God you're a tool.
A tool who at least is brave enough to log in.
Although, I guess that insult cancels out because you didn't log in.
God you're a tool.
A tool who at least is brave enough to log in.
Although, I guess that insult cancels out because you didn't log in.
The big problem with statins (from a pharma standpoint) is that they hit on the perfect one right away and the patent is soon going to expire
Why is that a problem? Did they not recoup their R&D? Did they not profit?
They did - they made a shitload, in fact - statins have made a fortune, but they're also used to bankroll more expensive programs or drug development lines that may not see fruition for a decade or more, or ones that simply go nowhere. The regulatory nature of the industry and the complexity of drug design make it hilariously expensive to develop new drugs.
The billions coming in from statins were certainly providing rich payments to the top brass and shareholders, but they were also keeping a lot a organic chemists in jobs lower down the totem pole.
They can also dispute the "fair" cost offered to them - which is what they did.
The several hundred other FRAND patents they seem to have paid up for just fine. Odd that the only ones that are in doubt are very specific obscure ones dug out of a FRAND pool belonging to companies they recently were in a design patent suit with, eh?
There aren't that many FRAND suits being thrown at them, relative to the number of patents they licence, and it seems to be specifically with companies they have got into a beef with. If Apple really weren't playing by the rules (and negotiating the fair rate is part of those rules, as much as Samsung wants to class that as "refusing to pay") then there would be a hell of a lot more suits.
Nokia's suit against Apple was for a patent included in a radio chip that Nokia did not make, but was a third party part that Apple bought as an off-the-shelf GSM system for the iPhone. This included the licence cost for all the patents that went into it, except it seems for that one very specific one somehow. Funny that, eh?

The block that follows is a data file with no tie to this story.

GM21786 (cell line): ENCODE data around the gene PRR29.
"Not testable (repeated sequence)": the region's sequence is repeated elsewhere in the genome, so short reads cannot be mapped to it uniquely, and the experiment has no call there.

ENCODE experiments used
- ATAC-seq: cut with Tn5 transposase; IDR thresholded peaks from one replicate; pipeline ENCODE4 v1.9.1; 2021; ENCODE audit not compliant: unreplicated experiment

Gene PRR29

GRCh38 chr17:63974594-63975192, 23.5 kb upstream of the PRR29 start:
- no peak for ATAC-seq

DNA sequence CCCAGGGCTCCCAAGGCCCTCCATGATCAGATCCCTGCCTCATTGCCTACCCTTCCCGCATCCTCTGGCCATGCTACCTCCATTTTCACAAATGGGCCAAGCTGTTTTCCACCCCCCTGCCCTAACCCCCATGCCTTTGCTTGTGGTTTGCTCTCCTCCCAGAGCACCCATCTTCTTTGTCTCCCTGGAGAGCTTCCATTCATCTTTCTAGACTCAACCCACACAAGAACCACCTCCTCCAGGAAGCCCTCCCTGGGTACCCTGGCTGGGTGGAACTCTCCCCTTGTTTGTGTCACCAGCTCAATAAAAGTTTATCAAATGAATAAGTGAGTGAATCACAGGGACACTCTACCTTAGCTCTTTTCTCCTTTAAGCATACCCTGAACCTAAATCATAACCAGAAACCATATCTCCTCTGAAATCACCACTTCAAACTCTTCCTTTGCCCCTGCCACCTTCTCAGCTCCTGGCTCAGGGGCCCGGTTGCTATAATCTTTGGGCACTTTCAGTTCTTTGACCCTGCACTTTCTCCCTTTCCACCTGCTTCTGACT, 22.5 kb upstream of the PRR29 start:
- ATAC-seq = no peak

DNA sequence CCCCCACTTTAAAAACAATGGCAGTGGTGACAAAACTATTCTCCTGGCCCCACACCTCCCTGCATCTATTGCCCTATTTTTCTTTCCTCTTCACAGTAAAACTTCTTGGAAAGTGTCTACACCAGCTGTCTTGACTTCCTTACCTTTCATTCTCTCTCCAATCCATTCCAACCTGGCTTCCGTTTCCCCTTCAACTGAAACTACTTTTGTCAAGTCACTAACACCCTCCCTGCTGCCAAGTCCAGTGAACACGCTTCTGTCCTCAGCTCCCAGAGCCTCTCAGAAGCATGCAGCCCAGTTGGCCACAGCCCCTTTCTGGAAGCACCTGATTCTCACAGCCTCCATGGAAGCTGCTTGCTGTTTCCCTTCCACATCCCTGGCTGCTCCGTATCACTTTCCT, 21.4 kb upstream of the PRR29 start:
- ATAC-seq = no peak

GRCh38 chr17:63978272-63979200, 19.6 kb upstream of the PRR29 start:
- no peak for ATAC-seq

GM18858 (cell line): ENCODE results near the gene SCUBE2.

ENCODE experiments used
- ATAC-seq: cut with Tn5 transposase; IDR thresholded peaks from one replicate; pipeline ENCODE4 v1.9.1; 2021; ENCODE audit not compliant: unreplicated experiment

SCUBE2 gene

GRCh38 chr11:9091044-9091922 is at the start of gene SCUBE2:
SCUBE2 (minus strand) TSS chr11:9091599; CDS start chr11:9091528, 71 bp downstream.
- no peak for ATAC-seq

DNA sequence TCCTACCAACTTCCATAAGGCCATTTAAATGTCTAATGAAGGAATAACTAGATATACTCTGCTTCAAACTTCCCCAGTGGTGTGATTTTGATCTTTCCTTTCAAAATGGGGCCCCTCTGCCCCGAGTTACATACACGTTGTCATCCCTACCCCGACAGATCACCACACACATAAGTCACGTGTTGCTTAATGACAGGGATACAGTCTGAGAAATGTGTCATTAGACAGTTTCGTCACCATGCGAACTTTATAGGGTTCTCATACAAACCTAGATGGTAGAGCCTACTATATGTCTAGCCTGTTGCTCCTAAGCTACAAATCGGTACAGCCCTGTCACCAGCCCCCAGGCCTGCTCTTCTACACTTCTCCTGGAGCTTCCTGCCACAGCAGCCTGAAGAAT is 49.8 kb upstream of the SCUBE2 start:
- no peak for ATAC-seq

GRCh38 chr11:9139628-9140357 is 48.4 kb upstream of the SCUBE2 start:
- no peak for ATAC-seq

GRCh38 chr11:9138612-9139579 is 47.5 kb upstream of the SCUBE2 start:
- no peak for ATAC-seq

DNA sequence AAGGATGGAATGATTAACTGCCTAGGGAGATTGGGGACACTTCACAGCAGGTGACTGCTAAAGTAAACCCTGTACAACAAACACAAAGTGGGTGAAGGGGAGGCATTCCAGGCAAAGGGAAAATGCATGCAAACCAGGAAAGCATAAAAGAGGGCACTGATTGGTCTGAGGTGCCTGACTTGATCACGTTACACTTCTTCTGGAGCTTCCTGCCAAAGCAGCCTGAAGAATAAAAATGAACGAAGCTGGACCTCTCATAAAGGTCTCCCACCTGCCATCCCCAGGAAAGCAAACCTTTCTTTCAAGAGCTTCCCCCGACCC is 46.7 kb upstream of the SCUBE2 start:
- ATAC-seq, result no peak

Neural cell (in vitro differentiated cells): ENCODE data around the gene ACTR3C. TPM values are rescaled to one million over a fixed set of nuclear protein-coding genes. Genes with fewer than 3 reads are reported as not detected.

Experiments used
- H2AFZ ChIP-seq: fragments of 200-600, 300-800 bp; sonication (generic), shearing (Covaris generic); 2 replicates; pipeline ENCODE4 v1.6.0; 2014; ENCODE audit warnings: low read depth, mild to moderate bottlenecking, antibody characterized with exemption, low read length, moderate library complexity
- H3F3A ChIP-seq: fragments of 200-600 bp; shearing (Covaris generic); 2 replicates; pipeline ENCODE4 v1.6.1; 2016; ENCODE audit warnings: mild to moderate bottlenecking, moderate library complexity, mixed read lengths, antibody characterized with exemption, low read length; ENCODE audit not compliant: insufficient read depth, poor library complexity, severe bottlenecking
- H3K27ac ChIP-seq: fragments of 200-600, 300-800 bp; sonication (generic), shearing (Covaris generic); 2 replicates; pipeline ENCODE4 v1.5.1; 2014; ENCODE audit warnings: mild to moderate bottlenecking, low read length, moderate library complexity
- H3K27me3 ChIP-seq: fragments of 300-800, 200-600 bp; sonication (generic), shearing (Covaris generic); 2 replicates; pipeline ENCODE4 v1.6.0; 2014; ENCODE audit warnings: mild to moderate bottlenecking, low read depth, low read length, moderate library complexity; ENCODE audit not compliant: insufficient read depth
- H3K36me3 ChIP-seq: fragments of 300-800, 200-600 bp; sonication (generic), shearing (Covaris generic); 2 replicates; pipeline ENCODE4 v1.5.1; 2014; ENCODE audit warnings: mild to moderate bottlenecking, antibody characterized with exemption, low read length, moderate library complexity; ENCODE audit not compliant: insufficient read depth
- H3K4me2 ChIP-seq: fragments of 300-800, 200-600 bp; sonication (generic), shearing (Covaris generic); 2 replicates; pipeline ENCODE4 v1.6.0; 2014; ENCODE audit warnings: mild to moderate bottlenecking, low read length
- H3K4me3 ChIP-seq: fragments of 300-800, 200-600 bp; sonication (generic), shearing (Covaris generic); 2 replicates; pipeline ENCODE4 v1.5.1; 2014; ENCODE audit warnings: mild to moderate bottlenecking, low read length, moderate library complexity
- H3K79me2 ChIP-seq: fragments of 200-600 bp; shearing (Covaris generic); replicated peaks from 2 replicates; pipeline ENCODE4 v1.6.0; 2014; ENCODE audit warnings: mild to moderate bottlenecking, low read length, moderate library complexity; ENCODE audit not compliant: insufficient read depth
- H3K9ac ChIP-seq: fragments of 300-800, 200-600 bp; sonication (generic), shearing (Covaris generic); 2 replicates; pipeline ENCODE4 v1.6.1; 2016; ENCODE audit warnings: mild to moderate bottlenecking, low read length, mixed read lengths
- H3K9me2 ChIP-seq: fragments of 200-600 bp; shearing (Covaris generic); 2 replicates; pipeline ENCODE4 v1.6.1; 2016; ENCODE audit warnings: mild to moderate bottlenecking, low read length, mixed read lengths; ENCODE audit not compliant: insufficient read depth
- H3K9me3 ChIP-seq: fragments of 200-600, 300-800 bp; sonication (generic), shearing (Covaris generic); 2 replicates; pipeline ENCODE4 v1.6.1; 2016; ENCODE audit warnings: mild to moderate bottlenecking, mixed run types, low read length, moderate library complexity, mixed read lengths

The patent in question that Samsung is suing over is probably the same - I doubt it's in a chip or component that Samsung itself sells. It's more likely to be in one of the off-the-shelf radio chips that dozens of phone manufacturers use - Qualcomm makes those, for example, for GSM phones. You can buy a standard part from them and put it in your phone design. The licencing for the hundreds of patents is part of the cost (or so you would think).
I'm not arguing that Apple doesn't make some ridiculous moves in litigation (something that I hope they'll stop doing with a change in leadership once all of the current nonsense is tied up), but I'm not buying that they don't want to play fair on FRAND patent costs - there are just so many, and they are so fundamental to the operation of any mobile device they are just not going to take that chance. These single-patent-out-of-many suits that they are facing just don't seem like the usual state of affairs. If apple was commonly ducking out of playing fair and paying the right rates then they would be seeing *a lot* more lawsuits of this type.
There were plenty of better and cheaper mp3 players on the market.
In your opinion. This is the point I'm making, and the point that Apple realised. Better in what way?
- Sound quality? At first yes - the amp in the early iPods wasn't as good as some of the others out there, but this is no longer the case (everyone pretty much uses the same chips for standard parts like this now)